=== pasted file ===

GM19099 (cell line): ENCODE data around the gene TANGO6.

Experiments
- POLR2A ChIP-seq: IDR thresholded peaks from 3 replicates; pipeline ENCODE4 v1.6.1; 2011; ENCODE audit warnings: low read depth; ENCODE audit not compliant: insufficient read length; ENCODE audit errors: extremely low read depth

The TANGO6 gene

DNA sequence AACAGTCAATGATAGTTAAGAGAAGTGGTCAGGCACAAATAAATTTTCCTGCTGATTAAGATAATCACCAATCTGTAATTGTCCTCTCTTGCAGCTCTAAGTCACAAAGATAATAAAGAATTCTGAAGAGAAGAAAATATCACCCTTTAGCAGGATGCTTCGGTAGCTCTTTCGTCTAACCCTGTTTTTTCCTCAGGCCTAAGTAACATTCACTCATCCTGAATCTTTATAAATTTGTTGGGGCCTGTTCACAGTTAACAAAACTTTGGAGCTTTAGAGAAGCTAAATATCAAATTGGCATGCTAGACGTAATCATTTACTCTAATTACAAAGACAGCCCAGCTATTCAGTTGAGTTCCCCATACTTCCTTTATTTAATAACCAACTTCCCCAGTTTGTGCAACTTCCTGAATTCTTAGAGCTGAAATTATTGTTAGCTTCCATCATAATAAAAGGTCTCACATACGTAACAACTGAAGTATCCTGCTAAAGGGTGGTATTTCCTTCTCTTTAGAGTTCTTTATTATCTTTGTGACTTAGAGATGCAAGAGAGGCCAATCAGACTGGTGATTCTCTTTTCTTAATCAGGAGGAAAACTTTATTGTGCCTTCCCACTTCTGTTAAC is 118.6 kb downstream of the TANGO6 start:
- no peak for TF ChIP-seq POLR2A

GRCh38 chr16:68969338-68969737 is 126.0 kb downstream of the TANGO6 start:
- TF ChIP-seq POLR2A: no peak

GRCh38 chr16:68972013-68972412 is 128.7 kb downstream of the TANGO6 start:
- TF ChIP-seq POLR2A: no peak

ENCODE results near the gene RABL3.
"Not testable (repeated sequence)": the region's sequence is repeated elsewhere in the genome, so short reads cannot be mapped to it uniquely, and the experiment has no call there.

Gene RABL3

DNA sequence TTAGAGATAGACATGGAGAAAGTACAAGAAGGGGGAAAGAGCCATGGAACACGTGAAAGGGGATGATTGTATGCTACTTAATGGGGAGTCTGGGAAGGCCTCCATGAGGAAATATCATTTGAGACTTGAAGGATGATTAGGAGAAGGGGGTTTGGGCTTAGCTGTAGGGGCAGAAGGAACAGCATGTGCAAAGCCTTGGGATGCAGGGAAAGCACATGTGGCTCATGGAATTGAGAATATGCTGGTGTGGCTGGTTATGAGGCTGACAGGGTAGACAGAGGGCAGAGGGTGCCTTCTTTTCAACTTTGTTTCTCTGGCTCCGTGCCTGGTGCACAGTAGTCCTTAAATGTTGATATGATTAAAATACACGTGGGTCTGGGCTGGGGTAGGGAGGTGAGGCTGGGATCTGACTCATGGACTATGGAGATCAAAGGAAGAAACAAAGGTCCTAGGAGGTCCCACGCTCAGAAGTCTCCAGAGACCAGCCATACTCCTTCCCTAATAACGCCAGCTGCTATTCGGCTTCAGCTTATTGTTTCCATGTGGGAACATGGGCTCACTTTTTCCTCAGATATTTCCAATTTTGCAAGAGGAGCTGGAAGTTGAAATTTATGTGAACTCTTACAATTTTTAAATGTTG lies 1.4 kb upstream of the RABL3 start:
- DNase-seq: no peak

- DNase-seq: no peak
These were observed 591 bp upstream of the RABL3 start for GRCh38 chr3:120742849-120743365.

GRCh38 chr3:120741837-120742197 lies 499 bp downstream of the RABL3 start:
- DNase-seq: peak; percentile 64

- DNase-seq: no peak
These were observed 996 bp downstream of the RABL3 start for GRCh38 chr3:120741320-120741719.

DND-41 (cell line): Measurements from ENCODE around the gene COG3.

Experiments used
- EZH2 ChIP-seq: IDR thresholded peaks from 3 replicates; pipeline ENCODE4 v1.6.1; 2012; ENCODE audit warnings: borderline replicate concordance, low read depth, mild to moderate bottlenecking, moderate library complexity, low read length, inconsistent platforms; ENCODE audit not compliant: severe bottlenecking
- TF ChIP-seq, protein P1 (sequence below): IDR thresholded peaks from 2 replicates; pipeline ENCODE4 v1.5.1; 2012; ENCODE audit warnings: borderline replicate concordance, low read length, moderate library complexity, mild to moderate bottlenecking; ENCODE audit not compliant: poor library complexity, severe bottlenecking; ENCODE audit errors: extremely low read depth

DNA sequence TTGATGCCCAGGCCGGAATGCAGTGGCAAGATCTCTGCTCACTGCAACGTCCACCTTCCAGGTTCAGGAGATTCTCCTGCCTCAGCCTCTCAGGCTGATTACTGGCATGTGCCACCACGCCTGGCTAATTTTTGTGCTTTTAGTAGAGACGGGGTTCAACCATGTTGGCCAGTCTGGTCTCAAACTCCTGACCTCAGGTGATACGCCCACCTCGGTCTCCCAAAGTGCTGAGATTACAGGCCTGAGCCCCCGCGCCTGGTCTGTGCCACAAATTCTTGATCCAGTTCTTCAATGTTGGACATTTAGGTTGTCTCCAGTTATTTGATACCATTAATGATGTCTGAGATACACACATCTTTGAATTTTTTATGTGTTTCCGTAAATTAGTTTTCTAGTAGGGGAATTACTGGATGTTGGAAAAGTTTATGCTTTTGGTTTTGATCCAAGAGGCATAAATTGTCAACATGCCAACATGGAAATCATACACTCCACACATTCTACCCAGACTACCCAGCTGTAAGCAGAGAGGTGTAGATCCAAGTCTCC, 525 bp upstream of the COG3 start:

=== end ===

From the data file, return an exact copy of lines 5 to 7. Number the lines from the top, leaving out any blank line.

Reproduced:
DNA sequence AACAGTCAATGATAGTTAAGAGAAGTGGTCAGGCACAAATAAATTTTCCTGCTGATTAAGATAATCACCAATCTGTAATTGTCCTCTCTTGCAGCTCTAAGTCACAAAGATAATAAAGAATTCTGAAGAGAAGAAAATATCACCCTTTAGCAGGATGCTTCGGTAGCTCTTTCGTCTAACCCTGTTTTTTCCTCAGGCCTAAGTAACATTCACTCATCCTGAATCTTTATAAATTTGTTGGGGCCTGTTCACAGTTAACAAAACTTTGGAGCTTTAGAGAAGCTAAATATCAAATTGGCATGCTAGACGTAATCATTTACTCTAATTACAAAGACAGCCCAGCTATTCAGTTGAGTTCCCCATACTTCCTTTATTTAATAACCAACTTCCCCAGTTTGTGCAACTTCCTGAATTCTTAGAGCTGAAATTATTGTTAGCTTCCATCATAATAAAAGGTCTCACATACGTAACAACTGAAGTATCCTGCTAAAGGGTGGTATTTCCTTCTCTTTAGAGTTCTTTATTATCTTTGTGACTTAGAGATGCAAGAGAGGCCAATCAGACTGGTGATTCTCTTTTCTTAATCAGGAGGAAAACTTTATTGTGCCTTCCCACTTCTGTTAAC is 118.6 kb downstream of the TANGO6 start:
- no peak for TF ChIP-seq POLR2A

GRCh38 chr16:68969338-68969737 is 126.0 kb downstream of the TANGO6 start: